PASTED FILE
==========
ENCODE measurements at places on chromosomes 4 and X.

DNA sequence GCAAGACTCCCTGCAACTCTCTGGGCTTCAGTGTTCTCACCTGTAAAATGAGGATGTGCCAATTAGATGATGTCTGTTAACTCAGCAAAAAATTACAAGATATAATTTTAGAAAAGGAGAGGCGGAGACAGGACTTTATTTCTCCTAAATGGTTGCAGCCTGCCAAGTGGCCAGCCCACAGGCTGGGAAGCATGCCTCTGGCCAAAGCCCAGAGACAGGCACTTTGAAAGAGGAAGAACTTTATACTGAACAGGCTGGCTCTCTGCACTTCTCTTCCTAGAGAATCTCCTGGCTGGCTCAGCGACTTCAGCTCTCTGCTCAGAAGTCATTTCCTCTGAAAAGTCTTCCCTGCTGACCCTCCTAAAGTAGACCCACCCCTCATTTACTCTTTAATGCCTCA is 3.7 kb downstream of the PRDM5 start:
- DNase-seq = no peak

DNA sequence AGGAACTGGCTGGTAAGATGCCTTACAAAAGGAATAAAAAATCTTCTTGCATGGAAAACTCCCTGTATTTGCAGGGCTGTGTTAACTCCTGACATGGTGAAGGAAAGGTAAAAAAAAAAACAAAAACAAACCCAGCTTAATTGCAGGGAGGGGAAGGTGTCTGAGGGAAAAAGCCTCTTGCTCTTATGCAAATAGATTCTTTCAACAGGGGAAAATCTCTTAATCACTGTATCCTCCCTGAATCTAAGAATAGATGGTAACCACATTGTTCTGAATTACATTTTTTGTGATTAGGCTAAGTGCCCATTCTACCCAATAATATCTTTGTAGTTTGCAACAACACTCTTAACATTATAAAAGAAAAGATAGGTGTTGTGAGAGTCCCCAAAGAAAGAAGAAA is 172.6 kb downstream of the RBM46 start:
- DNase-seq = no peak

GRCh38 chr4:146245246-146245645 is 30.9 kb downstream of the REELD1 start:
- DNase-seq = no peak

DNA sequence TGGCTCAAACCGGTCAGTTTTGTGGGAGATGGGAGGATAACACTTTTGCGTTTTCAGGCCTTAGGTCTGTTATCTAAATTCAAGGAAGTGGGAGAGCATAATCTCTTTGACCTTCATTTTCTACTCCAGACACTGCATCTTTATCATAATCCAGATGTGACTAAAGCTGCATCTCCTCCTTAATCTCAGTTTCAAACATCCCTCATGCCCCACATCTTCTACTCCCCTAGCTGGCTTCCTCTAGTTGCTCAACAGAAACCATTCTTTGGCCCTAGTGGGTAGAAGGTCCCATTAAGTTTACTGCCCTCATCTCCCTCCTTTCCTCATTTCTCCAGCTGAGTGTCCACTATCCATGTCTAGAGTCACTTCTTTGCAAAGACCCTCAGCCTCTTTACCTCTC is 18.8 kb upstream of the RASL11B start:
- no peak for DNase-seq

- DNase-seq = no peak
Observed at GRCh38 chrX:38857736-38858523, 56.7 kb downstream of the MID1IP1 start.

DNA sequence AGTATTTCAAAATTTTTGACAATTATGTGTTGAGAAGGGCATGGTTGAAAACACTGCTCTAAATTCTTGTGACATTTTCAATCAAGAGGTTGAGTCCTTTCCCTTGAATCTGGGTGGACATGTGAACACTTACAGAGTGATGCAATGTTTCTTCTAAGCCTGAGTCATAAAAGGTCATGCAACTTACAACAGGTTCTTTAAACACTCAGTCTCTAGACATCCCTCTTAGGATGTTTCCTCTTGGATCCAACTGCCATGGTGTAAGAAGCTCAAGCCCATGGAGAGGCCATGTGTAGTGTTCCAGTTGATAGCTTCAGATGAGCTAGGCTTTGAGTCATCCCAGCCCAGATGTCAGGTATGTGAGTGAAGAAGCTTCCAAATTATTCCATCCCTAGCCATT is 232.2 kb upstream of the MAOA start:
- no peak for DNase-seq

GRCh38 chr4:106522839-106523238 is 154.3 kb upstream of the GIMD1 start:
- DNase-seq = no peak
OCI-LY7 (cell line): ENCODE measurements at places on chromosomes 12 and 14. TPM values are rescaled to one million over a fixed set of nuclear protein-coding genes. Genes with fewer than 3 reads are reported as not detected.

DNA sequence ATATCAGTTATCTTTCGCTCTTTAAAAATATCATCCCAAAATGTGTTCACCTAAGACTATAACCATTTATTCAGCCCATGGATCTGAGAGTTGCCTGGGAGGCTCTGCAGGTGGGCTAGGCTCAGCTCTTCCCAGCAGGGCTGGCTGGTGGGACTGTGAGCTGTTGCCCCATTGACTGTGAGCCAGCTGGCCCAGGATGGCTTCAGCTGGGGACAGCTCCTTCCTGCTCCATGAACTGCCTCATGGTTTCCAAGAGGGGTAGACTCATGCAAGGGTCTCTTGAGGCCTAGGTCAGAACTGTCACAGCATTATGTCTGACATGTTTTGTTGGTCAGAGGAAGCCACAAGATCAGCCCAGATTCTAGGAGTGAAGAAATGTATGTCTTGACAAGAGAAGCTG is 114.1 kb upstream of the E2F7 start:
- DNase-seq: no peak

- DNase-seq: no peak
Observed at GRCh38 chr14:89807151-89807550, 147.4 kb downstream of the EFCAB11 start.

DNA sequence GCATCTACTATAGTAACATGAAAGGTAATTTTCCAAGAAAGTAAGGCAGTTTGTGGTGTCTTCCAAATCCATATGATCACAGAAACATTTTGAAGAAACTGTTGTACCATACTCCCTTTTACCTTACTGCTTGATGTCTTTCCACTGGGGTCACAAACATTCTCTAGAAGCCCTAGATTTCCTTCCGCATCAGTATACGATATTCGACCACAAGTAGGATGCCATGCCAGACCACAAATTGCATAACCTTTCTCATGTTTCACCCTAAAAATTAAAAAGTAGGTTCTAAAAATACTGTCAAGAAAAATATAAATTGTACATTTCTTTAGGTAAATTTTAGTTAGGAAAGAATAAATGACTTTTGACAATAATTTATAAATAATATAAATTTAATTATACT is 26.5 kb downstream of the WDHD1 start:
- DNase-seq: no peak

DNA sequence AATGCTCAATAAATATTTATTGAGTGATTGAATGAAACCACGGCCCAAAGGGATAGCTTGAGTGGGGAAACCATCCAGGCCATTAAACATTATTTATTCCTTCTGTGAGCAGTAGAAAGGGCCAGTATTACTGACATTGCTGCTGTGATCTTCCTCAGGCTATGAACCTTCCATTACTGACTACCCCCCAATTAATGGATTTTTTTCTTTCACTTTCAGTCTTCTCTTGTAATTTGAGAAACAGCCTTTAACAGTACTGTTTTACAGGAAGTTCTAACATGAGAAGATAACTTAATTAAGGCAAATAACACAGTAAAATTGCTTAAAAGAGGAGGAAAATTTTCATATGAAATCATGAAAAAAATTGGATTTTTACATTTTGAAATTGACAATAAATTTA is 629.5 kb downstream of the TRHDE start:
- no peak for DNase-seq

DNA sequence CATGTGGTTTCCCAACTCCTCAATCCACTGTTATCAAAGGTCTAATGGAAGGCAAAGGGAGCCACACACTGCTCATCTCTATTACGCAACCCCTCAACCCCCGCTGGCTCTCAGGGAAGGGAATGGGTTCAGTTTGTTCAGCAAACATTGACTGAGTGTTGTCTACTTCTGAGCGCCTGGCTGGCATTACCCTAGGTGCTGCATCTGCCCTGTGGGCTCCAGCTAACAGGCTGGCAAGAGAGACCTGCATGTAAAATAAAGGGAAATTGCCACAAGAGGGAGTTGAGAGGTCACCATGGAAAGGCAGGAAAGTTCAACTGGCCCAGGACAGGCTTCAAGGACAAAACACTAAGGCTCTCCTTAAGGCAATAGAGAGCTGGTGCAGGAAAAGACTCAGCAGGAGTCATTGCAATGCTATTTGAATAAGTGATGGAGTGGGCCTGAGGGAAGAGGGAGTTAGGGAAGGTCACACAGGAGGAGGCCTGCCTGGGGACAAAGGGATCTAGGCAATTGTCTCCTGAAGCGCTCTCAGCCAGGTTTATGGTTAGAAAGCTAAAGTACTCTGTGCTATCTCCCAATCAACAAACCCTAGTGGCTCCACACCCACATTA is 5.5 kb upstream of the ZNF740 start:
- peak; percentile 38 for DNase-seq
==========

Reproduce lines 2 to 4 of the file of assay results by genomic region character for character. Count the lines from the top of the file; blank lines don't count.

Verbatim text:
DNA sequence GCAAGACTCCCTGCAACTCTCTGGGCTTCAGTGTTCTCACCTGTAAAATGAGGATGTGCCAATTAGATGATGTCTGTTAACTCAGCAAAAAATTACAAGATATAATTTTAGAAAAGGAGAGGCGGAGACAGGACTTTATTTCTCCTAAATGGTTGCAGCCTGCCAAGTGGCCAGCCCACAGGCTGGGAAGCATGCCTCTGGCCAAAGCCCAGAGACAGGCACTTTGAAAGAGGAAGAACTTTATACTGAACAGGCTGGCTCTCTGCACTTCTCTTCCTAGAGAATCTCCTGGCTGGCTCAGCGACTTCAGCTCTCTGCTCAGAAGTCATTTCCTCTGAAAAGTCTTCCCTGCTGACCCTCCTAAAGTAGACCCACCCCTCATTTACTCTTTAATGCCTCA is 3.7 kb downstream of the PRDM5 start:
- DNase-seq = no peak

DNA sequence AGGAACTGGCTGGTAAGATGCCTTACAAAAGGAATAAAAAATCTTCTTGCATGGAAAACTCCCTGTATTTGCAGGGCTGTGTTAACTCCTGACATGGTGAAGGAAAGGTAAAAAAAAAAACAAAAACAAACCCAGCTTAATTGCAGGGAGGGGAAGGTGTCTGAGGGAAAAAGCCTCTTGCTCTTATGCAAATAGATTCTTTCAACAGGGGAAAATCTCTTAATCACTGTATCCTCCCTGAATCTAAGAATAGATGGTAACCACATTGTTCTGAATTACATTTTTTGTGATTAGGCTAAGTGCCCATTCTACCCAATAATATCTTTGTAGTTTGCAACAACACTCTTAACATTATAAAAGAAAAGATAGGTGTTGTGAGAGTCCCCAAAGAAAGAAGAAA is 172.6 kb downstream of the RBM46 start: